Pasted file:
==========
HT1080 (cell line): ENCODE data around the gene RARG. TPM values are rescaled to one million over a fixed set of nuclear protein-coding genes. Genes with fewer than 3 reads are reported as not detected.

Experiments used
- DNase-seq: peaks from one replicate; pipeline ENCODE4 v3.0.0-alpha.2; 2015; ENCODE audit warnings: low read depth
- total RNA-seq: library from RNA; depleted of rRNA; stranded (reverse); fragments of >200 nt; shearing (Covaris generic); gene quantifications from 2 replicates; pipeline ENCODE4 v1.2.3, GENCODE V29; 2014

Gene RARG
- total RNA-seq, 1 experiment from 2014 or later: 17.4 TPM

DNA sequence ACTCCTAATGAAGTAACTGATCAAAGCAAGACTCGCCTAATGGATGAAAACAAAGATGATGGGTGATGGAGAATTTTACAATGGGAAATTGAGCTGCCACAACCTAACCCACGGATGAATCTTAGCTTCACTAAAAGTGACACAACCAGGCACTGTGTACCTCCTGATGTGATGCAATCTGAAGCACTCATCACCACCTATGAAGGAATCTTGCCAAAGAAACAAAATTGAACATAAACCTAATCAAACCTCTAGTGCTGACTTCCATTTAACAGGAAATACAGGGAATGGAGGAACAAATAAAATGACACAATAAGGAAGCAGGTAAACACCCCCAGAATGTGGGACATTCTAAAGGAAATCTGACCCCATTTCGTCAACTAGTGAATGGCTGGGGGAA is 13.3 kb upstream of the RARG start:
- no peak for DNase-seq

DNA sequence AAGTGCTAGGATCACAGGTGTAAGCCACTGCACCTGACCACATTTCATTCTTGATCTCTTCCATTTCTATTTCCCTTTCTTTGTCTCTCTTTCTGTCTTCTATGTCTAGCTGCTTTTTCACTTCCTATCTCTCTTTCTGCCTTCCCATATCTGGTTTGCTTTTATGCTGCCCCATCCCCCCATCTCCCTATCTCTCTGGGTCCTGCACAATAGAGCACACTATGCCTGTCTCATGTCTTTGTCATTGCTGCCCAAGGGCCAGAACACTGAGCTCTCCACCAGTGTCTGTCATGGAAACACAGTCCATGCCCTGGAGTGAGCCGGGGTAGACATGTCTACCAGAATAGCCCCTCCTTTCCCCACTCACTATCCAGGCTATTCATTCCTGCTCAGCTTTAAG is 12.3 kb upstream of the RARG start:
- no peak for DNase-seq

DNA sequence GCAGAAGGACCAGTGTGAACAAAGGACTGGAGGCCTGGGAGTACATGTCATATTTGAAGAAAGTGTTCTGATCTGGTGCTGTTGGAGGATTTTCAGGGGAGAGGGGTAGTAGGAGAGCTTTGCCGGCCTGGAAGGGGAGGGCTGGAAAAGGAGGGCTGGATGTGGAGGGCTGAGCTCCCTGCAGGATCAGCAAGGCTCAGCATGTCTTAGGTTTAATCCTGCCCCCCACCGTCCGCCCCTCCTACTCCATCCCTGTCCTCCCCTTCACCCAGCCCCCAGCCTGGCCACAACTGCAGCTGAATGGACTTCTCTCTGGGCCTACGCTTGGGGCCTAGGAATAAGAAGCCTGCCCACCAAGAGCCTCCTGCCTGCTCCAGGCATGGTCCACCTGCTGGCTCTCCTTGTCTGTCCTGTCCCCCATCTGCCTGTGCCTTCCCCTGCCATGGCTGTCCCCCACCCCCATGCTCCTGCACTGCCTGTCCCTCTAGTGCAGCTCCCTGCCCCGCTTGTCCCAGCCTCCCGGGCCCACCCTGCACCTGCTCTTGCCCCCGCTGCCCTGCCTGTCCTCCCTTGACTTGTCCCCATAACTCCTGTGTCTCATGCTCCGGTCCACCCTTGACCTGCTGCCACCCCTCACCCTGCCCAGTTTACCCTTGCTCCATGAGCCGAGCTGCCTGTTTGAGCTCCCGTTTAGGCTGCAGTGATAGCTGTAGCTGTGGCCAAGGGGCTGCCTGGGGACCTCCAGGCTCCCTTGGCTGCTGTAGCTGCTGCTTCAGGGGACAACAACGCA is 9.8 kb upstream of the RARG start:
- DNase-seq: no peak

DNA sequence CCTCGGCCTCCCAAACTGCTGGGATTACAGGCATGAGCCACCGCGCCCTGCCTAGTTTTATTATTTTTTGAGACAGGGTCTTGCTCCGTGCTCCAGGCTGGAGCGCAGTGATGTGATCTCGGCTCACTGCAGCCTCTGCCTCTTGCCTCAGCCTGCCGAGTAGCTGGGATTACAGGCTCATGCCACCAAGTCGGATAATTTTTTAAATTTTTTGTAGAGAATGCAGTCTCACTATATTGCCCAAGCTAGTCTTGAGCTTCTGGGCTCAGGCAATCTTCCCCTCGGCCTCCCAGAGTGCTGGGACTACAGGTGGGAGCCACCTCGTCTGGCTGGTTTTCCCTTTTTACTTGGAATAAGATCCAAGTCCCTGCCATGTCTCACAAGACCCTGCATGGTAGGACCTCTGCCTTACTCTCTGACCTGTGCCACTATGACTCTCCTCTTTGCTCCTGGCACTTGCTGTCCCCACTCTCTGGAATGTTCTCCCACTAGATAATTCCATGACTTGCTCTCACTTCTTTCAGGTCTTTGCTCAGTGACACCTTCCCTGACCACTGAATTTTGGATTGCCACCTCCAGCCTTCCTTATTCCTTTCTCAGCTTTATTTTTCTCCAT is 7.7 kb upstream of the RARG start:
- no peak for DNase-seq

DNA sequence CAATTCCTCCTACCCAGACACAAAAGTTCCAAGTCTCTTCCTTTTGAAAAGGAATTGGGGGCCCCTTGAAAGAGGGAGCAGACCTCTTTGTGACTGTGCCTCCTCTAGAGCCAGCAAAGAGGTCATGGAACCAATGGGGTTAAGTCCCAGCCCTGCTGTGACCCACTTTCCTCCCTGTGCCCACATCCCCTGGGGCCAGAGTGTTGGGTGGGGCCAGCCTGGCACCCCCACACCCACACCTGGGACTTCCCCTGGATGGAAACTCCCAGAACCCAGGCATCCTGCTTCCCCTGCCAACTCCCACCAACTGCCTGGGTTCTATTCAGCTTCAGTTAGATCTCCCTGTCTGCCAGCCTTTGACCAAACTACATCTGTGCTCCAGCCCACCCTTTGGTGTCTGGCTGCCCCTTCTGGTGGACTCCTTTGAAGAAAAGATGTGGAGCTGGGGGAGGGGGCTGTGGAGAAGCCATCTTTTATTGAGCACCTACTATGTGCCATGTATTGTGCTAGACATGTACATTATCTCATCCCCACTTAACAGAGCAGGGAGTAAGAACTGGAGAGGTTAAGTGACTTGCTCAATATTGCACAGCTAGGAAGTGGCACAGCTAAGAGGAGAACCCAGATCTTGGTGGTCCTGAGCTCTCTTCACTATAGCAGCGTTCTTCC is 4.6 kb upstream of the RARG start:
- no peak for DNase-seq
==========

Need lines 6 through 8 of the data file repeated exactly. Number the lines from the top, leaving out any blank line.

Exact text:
- total RNA-seq, 1 experiment from 2014 or later: 17.4 TPM

DNA sequence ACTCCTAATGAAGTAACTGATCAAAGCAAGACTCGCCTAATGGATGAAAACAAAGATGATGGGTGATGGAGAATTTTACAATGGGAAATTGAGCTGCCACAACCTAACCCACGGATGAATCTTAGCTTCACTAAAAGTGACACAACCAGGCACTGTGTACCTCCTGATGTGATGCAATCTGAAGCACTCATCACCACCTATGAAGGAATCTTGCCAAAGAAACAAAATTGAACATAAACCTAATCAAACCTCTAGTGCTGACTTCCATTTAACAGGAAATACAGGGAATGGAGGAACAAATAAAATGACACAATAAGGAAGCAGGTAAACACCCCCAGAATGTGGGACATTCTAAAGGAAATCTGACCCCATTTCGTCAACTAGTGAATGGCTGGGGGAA is 13.3 kb upstream of the RARG start:
- no peak for DNase-seq